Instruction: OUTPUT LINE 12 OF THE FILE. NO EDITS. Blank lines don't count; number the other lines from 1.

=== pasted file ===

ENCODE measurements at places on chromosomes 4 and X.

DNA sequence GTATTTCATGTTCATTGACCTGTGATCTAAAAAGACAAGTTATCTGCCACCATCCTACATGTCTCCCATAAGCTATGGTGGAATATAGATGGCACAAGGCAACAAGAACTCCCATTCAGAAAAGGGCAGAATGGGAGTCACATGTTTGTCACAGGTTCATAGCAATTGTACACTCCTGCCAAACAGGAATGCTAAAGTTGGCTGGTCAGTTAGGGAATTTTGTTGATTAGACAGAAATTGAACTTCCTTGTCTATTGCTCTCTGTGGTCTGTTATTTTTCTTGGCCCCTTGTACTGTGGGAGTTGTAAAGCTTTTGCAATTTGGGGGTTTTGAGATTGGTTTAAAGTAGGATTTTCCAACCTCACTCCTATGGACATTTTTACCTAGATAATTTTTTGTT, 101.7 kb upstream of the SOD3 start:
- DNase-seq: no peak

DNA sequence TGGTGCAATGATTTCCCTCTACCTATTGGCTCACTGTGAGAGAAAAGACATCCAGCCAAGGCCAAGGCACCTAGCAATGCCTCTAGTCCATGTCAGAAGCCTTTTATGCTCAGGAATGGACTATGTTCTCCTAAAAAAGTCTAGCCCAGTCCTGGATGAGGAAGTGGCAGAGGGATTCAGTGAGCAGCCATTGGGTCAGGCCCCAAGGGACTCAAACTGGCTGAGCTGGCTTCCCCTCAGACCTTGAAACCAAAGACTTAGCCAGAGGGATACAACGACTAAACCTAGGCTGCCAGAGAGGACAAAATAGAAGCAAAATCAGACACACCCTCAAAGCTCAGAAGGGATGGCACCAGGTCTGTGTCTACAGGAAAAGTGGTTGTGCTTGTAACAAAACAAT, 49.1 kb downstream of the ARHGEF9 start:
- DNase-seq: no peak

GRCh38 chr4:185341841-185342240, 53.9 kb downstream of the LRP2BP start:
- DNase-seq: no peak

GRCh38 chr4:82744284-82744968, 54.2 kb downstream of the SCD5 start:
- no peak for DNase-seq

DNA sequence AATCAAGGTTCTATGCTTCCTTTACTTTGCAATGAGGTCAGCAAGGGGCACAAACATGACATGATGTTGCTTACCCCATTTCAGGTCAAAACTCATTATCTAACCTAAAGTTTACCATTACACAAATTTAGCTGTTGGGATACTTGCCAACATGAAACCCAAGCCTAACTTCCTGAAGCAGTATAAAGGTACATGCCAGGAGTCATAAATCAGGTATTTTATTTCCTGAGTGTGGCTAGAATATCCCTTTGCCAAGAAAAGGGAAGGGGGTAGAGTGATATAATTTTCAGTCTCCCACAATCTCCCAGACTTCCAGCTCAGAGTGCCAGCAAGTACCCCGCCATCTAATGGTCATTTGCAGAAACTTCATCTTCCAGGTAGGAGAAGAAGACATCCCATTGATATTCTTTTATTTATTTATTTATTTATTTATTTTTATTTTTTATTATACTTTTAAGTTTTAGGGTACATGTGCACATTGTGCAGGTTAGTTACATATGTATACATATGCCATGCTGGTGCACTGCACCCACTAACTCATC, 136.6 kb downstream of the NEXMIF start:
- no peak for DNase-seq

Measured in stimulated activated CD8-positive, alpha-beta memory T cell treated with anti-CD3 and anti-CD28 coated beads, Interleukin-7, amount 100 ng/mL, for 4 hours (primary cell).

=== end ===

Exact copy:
Measured in stimulated activated CD8-positive, alpha-beta memory T cell treated with anti-CD3 and anti-CD28 coated beads, Interleukin-7, amount 100 ng/mL, for 4 hours (primary cell).